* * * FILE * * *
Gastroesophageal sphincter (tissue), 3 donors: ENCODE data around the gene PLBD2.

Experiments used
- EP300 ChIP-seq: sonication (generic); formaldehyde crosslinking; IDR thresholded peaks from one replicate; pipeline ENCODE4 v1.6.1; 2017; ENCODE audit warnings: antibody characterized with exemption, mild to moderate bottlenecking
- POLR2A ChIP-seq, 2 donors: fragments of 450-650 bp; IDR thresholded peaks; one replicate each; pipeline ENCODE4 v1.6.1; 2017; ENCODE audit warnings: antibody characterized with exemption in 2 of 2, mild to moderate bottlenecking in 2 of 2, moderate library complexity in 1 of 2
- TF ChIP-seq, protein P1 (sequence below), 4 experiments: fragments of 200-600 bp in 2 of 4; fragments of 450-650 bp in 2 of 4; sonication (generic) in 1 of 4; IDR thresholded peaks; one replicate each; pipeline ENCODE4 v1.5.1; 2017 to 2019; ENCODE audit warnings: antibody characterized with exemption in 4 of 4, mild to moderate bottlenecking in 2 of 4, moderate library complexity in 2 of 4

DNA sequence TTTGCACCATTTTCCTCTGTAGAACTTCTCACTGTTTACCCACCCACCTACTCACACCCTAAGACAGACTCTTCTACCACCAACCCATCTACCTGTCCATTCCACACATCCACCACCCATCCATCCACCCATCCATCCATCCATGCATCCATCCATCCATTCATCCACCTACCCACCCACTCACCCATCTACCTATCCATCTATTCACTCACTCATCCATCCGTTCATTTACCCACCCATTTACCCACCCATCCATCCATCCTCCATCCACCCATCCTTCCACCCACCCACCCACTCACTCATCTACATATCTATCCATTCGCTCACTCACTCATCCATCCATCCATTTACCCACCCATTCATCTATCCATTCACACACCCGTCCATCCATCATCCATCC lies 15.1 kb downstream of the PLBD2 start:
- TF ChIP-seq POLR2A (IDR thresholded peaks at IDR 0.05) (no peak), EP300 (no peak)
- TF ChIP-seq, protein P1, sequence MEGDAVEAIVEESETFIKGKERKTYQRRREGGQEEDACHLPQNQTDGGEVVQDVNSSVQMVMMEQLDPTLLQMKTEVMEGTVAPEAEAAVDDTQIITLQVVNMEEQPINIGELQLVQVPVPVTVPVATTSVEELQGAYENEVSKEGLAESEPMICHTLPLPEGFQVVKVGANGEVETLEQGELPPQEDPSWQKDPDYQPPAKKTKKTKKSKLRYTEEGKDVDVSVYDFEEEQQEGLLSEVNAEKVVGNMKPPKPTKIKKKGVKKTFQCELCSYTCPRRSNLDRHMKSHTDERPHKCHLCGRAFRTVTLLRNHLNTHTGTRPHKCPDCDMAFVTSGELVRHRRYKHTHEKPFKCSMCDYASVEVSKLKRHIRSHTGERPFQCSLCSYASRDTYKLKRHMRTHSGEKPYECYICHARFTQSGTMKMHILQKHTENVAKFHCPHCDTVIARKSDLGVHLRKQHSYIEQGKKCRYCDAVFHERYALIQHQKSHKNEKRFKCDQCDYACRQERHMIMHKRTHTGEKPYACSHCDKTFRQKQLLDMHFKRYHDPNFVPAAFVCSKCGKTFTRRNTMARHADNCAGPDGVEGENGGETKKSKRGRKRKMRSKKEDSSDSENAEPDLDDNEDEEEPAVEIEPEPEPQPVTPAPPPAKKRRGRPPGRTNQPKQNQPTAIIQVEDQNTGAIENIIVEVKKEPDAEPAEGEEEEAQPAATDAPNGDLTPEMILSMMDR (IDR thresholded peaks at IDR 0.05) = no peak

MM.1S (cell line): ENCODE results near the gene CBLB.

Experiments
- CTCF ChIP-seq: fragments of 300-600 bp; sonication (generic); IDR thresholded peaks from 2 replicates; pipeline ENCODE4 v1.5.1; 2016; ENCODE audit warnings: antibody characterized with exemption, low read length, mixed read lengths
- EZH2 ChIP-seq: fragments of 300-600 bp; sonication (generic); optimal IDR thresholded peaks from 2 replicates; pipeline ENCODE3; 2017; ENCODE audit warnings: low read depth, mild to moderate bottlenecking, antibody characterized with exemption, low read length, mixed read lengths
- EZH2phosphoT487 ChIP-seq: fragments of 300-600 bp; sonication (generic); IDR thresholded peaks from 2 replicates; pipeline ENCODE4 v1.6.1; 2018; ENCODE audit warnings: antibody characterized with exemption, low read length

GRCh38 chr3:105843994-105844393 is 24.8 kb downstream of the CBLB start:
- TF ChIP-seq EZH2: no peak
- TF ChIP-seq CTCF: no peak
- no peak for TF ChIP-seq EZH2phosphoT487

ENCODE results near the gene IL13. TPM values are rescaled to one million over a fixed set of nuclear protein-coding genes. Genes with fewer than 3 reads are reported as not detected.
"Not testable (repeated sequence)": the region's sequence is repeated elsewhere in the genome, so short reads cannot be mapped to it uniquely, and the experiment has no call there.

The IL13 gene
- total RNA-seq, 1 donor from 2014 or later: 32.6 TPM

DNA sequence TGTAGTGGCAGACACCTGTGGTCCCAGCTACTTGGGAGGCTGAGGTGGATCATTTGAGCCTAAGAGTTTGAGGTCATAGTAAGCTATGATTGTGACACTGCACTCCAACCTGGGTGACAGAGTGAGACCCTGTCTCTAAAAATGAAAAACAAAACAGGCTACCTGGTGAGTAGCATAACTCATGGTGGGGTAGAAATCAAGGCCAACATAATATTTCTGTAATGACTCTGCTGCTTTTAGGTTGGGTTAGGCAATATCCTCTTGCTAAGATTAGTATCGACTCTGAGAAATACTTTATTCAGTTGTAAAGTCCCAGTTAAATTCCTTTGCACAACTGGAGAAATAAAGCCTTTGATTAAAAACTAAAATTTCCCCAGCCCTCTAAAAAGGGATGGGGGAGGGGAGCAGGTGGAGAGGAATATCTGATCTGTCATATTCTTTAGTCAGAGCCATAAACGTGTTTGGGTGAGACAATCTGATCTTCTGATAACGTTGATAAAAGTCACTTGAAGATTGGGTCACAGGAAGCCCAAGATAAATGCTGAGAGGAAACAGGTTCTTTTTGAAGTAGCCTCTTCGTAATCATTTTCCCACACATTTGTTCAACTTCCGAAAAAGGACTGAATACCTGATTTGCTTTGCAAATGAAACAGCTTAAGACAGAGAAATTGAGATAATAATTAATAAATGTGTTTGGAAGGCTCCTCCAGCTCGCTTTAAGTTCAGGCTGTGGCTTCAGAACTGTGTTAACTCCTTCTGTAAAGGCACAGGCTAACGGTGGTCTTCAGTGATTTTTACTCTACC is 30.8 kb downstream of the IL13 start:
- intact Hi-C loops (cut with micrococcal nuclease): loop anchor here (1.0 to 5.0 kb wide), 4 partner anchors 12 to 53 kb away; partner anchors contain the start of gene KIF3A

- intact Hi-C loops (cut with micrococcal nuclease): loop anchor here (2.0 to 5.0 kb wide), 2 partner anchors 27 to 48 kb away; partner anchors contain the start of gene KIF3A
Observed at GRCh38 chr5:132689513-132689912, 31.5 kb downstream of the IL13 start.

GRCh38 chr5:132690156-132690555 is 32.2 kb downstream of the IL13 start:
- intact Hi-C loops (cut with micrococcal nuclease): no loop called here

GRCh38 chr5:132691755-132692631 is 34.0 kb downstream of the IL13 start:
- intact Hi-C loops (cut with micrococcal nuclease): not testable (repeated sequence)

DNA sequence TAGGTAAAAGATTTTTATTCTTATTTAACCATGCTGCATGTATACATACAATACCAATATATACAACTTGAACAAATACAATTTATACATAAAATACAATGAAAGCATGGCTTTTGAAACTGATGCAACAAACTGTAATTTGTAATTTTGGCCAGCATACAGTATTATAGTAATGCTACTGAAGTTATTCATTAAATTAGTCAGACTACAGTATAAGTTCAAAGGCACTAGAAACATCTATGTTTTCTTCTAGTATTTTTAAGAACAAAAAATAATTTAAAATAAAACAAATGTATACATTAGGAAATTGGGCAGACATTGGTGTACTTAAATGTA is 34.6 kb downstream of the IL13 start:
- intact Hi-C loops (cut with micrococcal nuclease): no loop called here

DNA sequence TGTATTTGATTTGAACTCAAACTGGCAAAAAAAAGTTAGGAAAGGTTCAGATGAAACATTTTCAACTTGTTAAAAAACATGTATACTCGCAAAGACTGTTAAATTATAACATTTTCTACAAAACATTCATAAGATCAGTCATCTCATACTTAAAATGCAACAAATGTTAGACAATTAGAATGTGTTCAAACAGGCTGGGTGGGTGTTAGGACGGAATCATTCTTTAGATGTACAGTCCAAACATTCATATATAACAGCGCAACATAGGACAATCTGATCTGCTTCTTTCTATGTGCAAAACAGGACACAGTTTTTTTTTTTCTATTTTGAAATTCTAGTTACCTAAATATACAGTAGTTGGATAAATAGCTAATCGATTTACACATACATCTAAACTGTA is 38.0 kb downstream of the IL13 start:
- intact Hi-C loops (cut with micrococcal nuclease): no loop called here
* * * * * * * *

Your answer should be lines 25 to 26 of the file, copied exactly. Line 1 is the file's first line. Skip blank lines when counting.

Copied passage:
Observed at GRCh38 chr5:132689513-132689912, 31.5 kb downstream of the IL13 start.

GRCh38 chr5:132690156-132690555 is 32.2 kb downstream of the IL13 start: